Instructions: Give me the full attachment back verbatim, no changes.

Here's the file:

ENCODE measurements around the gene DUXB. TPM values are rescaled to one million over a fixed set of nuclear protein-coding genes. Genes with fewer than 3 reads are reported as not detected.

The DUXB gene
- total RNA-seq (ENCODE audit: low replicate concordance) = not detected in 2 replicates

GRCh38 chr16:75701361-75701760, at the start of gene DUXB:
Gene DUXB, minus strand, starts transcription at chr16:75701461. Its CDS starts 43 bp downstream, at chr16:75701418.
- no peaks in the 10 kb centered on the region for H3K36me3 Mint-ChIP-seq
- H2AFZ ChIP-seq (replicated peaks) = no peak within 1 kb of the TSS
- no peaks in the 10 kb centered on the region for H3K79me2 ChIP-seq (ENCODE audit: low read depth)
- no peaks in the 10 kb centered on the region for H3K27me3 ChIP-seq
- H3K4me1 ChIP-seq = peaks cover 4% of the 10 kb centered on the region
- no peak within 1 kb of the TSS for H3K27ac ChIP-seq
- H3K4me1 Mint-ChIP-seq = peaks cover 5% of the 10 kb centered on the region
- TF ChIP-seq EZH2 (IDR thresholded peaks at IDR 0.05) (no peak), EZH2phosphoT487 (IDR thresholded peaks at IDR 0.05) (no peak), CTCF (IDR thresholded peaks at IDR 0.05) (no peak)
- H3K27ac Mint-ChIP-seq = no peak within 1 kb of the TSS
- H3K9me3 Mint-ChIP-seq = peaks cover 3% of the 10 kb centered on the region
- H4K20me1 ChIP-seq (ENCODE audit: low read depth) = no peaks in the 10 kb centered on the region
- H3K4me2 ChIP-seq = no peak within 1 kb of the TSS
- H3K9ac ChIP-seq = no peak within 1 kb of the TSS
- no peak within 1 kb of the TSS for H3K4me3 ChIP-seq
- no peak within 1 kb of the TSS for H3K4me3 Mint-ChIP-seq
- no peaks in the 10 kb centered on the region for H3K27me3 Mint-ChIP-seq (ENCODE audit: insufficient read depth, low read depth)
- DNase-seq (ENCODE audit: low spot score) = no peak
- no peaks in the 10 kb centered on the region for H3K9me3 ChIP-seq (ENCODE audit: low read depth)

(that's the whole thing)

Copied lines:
ENCODE measurements around the gene DUXB. TPM values are rescaled to one million over a fixed set of nuclear protein-coding genes. Genes with fewer than 3 reads are reported as not detected.

The DUXB gene
- total RNA-seq (ENCODE audit: low replicate concordance) = not detected in 2 replicates

GRCh38 chr16:75701361-75701760, at the start of gene DUXB:
Gene DUXB, minus strand, starts transcription at chr16:75701461. Its CDS starts 43 bp downstream, at chr16:75701418.
- no peaks in the 10 kb centered on the region for H3K36me3 Mint-ChIP-seq
- H2AFZ ChIP-seq (replicated peaks) = no peak within 1 kb of the TSS
- no peaks in the 10 kb centered on the region for H3K79me2 ChIP-seq (ENCODE audit: low read depth)
- no peaks in the 10 kb centered on the region for H3K27me3 ChIP-seq
- H3K4me1 ChIP-seq = peaks cover 4% of the 10 kb centered on the region
- no peak within 1 kb of the TSS for H3K27ac ChIP-seq
- H3K4me1 Mint-ChIP-seq = peaks cover 5% of the 10 kb centered on the region
- TF ChIP-seq EZH2 (IDR thresholded peaks at IDR 0.05) (no peak), EZH2phosphoT487 (IDR thresholded peaks at IDR 0.05) (no peak), CTCF (IDR thresholded peaks at IDR 0.05) (no peak)
- H3K27ac Mint-ChIP-seq = no peak within 1 kb of the TSS
- H3K9me3 Mint-ChIP-seq = peaks cover 3% of the 10 kb centered on the region
- H4K20me1 ChIP-seq (ENCODE audit: low read depth) = no peaks in the 10 kb centered on the region
- H3K4me2 ChIP-seq = no peak within 1 kb of the TSS
- H3K9ac ChIP-seq = no peak within 1 kb of the TSS
- no peak within 1 kb of the TSS for H3K4me3 ChIP-seq
- no peak within 1 kb of the TSS for H3K4me3 Mint-ChIP-seq
- no peaks in the 10 kb centered on the region for H3K27me3 Mint-ChIP-seq (ENCODE audit: insufficient read depth, low read depth)
- DNase-seq (ENCODE audit: low spot score) = no peak
- no peaks in the 10 kb centered on the region for H3K9me3 ChIP-seq (ENCODE audit: low read depth)